So I set out again. A May morning. The air was still damp and chilly, but I knew the sun would warm it. On the walk, puddles shone like serving platters, a slight breeze blew crisping shivers across their surfaces. I went on under thickly planted trees where the stains of dogs made repulsive silhouettes on the freshly sanded paths.
At last I came out on a wide public square. At its back rose the sad oblong faces of old buildings. I walked across the square, pigeons thickly rising as I came. Then a busy street came, then another, then another, fleets of vehicles maneuvering, shunting, and slowly piling up. I stood there confused, trying to remember what Mike had said of this city, so famous and so full of glory. Joyce, Hemingway, Gertrude Stein, Manet, Cezzane. Mike loved living here, he was on leave from Harvard, but I felt strange and full of fear. I crossed to the sun-lit side of the street. Ahead a grocer in a soiled apron stood behind his heaped goods. Before him, in colorful pyramids were fresh vegetables and chickens roasted a rich brown. Heavy, fresh fruit was bulging from old openwork baskets. Old women, their heads covered by wool shawls, shuffled and stooped among the piles, clutching shopping bags. The grocer’s kind, fading eyes kept watch on what each took. He must have been sixty-five. I walked on past, seeing a shabby old man with a creaking pushcart pied high with ripe apples, moving up the street.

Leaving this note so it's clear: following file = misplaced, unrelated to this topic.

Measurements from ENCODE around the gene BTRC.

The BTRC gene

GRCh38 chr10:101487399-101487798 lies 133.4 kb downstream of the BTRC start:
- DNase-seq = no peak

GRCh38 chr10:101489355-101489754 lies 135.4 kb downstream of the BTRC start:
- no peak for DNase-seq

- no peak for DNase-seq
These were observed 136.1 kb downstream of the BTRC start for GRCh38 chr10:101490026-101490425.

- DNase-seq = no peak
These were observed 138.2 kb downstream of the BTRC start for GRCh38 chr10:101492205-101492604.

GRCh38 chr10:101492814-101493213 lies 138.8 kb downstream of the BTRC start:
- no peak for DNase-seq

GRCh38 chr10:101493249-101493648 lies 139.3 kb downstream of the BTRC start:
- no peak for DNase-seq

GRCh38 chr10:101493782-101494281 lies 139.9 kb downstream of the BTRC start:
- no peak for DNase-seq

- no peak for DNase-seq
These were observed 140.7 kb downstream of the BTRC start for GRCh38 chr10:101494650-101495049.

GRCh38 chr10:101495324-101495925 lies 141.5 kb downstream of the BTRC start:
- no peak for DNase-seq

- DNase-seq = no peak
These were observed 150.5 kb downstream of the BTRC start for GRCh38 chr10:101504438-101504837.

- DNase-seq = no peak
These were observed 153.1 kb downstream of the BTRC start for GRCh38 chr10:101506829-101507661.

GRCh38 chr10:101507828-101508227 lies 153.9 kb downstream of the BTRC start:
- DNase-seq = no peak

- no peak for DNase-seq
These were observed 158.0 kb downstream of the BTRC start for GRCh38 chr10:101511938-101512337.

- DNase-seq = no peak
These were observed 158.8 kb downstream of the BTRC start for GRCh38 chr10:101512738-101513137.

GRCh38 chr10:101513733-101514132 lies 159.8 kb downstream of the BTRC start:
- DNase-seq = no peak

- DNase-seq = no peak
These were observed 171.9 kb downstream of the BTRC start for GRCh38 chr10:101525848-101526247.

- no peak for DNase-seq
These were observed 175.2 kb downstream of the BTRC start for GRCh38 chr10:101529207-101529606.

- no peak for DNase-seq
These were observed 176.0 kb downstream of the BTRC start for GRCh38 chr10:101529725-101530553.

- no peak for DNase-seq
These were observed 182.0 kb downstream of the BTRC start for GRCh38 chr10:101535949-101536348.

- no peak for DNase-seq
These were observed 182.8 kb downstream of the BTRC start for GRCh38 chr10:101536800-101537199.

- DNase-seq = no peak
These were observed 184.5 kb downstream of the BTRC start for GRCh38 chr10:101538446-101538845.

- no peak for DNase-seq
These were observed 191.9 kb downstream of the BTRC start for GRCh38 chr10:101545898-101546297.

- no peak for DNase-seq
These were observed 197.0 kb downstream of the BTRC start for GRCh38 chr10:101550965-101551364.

Here, people were content to take each day as it came.
I remember thinking that but what happened after that is not clear. I recall the sordid, ugly doorways, the solid traffic creeping along, the wide sidewalks surging past over-cluttered shops, a few stopping to gape at the windows, trying to price the displays, but it was all taking place behind a pane of glass again.
What else? I recall stopping often to look at Mike’s letter, but when I looked up and saw the stream of faceless, bobbing people pouring down on me, I felt like a dumb, stranded obstruction, like a tidal marker tilted against the tide, the current swirling at its base, and, numb, I simply went on.